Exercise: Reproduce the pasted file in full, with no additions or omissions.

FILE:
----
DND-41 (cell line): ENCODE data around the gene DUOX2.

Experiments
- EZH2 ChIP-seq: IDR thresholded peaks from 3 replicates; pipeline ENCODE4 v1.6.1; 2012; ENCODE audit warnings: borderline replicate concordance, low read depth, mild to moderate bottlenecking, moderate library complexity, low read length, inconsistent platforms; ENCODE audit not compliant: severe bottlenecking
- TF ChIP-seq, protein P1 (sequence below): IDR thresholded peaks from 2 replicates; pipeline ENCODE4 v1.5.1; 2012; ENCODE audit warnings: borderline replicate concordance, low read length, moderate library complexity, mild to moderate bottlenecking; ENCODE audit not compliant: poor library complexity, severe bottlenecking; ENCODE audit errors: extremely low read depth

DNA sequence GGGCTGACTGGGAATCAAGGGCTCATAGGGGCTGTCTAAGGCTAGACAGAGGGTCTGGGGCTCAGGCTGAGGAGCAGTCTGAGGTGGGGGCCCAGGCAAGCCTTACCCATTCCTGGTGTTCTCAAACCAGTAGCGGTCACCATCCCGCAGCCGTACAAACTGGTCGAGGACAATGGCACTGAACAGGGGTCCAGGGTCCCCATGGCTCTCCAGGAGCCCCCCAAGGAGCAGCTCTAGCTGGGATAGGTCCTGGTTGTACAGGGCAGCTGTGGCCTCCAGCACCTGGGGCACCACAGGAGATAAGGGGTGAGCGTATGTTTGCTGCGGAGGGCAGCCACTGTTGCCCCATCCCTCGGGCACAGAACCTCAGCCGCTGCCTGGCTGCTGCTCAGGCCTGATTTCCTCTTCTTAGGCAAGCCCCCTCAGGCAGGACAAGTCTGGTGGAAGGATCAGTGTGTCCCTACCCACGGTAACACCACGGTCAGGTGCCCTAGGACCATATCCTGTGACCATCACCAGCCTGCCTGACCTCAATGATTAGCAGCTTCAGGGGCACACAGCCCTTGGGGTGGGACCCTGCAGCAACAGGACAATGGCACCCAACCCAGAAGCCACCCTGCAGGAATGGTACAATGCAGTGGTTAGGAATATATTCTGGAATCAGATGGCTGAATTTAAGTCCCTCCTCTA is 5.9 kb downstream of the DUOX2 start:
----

DND-41 (cell line): ENCODE data around the gene DUOX2.

Experiments
- EZH2 ChIP-seq: IDR thresholded peaks from 3 replicates; pipeline ENCODE4 v1.6.1; 2012; ENCODE audit warnings: borderline replicate concordance, low read depth, mild to moderate bottlenecking, moderate library complexity, low read length, inconsistent platforms; ENCODE audit not compliant: severe bottlenecking
- TF ChIP-seq, protein P1 (sequence below): IDR thresholded peaks from 2 replicates; pipeline ENCODE4 v1.5.1; 2012; ENCODE audit warnings: borderline replicate concordance, low read length, moderate library complexity, mild to moderate bottlenecking; ENCODE audit not compliant: poor library complexity, severe bottlenecking; ENCODE audit errors: extremely low read depth

DNA sequence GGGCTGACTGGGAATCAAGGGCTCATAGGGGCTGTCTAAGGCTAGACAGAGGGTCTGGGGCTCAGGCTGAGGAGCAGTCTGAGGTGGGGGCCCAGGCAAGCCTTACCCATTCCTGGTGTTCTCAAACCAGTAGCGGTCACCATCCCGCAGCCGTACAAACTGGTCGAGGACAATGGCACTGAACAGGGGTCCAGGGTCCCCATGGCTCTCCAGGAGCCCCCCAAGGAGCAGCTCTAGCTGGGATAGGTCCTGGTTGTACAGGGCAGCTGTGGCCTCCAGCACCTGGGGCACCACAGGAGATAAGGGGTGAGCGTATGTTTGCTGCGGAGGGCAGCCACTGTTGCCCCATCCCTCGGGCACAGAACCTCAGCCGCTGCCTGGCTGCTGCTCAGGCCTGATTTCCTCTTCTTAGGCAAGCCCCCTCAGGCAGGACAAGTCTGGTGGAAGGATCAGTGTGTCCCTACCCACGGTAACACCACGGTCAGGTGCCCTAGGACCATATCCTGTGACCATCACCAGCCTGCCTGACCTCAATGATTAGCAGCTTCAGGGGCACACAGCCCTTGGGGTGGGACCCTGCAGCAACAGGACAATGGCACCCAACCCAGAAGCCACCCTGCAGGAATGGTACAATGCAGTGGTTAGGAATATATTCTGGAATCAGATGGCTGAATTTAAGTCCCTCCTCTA is 5.9 kb downstream of the DUOX2 start: